10 doctors weighed in:

What are the consequences of having posterior vitreous detachment?

10 doctors weighed in
Dr. Richard Bensinger
Ophthalmology
4 doctors agree

In brief: Floaters

The vitreous detaches from the back of the eye as a normal aging process.
Usually without symptoms, but sometimes you may experience new floaters, some light flashes and a cellophaney view from the eye. Most are benign, although floaters can be annoying, but the symptoms are similar to those of retinal detachment so it is best to have an ophthalmologist assess this.

In brief: Floaters

The vitreous detaches from the back of the eye as a normal aging process.
Usually without symptoms, but sometimes you may experience new floaters, some light flashes and a cellophaney view from the eye. Most are benign, although floaters can be annoying, but the symptoms are similar to those of retinal detachment so it is best to have an ophthalmologist assess this.
Dr. Richard Bensinger
Dr. Richard Bensinger
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Dr. Ilan Cohen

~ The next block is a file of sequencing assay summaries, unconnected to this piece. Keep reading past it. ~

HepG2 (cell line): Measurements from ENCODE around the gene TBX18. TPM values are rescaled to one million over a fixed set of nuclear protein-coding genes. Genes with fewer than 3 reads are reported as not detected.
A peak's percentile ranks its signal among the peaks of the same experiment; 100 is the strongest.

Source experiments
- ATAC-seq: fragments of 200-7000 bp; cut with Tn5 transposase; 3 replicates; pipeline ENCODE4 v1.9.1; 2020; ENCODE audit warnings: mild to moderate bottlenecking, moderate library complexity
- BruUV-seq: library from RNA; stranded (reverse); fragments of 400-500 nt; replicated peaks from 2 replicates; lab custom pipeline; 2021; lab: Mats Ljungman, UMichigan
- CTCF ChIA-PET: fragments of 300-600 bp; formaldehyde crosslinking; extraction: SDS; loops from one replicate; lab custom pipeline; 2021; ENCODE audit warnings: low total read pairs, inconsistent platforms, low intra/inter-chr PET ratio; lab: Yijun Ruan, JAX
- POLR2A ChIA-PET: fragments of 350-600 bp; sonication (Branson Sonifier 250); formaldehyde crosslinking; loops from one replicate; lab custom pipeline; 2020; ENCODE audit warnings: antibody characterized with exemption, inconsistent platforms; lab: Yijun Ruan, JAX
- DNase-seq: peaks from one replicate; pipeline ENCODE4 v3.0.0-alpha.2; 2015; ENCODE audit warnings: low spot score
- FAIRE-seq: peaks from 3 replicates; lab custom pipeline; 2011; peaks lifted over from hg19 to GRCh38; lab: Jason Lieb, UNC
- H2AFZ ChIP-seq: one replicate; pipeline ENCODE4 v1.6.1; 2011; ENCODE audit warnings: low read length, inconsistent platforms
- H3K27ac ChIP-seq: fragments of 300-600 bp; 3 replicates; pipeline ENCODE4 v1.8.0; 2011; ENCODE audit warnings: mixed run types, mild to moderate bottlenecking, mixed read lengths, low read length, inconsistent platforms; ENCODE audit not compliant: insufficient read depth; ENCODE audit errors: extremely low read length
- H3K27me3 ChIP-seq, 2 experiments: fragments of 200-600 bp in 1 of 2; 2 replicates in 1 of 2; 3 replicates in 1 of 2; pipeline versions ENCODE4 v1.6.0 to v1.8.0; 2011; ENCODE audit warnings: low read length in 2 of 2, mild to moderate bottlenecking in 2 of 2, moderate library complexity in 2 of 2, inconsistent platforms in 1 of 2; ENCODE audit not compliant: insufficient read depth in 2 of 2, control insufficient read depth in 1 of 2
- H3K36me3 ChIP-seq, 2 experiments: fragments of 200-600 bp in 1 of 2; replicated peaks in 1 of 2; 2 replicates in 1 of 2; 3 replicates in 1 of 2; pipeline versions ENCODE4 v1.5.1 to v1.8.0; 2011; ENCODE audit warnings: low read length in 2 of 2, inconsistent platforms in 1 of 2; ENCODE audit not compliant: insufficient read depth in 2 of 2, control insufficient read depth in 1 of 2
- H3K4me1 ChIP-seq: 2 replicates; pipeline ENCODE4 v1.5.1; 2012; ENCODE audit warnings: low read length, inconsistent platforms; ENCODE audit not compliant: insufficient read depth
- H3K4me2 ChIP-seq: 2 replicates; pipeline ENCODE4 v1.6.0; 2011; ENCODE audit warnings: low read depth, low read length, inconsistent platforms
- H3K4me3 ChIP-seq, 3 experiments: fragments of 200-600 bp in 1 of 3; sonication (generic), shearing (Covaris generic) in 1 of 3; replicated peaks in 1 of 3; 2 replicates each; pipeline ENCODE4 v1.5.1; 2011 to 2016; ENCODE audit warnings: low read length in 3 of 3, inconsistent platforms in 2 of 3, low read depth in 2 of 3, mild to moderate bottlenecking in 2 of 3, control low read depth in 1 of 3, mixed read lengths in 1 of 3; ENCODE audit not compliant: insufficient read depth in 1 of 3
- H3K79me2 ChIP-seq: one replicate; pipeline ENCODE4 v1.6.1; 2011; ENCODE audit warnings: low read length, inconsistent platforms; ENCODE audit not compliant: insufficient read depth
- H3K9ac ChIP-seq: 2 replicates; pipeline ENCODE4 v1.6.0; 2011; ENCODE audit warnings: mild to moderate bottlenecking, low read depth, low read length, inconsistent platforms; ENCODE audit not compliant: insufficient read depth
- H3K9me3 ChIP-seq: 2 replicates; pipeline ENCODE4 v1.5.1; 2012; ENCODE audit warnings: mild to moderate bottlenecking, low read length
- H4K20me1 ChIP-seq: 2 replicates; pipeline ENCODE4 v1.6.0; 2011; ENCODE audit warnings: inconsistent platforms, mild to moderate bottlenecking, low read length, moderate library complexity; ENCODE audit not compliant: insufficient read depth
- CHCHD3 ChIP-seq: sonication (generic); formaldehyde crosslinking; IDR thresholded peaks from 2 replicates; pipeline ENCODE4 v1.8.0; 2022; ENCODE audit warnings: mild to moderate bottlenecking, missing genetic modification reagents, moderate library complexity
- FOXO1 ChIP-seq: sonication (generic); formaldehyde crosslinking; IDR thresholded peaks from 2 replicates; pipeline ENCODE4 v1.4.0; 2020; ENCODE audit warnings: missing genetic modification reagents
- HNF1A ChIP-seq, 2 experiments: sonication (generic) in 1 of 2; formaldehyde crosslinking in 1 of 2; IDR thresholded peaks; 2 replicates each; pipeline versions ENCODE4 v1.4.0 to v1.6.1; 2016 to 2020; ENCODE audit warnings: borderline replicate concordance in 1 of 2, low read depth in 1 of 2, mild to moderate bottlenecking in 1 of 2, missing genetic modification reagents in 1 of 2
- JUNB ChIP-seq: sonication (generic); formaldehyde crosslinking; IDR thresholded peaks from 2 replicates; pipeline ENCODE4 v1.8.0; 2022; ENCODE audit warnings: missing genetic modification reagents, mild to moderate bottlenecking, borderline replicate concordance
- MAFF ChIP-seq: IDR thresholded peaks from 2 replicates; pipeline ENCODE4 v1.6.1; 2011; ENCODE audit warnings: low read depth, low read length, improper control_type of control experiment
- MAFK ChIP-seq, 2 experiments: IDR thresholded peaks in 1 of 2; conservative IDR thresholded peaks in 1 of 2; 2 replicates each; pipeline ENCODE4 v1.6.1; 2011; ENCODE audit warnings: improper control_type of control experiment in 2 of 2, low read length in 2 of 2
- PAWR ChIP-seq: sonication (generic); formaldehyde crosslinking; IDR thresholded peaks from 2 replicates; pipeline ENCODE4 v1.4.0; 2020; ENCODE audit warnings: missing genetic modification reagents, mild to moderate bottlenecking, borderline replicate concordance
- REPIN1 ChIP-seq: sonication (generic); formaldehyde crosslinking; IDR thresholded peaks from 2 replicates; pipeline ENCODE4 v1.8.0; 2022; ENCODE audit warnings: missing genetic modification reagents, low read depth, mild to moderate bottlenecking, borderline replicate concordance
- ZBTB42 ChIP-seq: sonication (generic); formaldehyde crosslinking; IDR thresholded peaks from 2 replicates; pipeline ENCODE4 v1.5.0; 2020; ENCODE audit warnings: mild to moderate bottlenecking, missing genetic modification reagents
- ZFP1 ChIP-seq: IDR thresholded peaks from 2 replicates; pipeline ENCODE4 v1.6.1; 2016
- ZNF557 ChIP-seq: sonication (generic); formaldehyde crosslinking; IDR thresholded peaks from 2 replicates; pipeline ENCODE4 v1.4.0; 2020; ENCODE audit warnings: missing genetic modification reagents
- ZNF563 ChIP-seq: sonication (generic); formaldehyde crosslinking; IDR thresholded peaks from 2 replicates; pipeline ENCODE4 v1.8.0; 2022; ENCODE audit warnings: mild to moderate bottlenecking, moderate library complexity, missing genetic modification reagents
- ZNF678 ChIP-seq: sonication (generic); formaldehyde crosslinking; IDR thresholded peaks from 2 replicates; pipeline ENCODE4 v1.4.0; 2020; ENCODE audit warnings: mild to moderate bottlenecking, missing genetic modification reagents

Ophthalmology
3 doctors agree

In brief: Floaters

Typically the only consequence of having a posterior vitreal detachment (PVD) is the perception of floating objects in your vision.
Rarely, the PVD can be associated with tears in the peripheral retina and holes/swelling of the central retina. Follow up as directed by your eye doctor after the diagnosis of PVD in order to check for these complications.

In brief: Floaters

Typically the only consequence of having a posterior vitreal detachment (PVD) is the perception of floating objects in your vision.
Rarely, the PVD can be associated with tears in the peripheral retina and holes/swelling of the central retina. Follow up as directed by your eye doctor after the diagnosis of PVD in order to check for these complications.
Dr. Ilan Cohen
Dr. Ilan Cohen
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Dr. Majid Moshirfar
Ophthalmology
3 doctors agree

In brief: Usually not serious

Posterior vitreous detachment or PVD is a quite common phenomenon in patients after certain age.
Floaters and flashes can be a secondary consequence as a result of pvd. Patients with acute PVD should consult an ophthalmologist for dilated eye exam to rule out concomitant retinal detachment which can be quite serious. If you notice persistent flashes of lights with increased floaters, please call.

In brief: Usually not serious

Posterior vitreous detachment or PVD is a quite common phenomenon in patients after certain age.
Floaters and flashes can be a secondary consequence as a result of pvd. Patients with acute PVD should consult an ophthalmologist for dilated eye exam to rule out concomitant retinal detachment which can be quite serious. If you notice persistent flashes of lights with increased floaters, please call.
Dr. Majid Moshirfar
Dr. Majid Moshirfar
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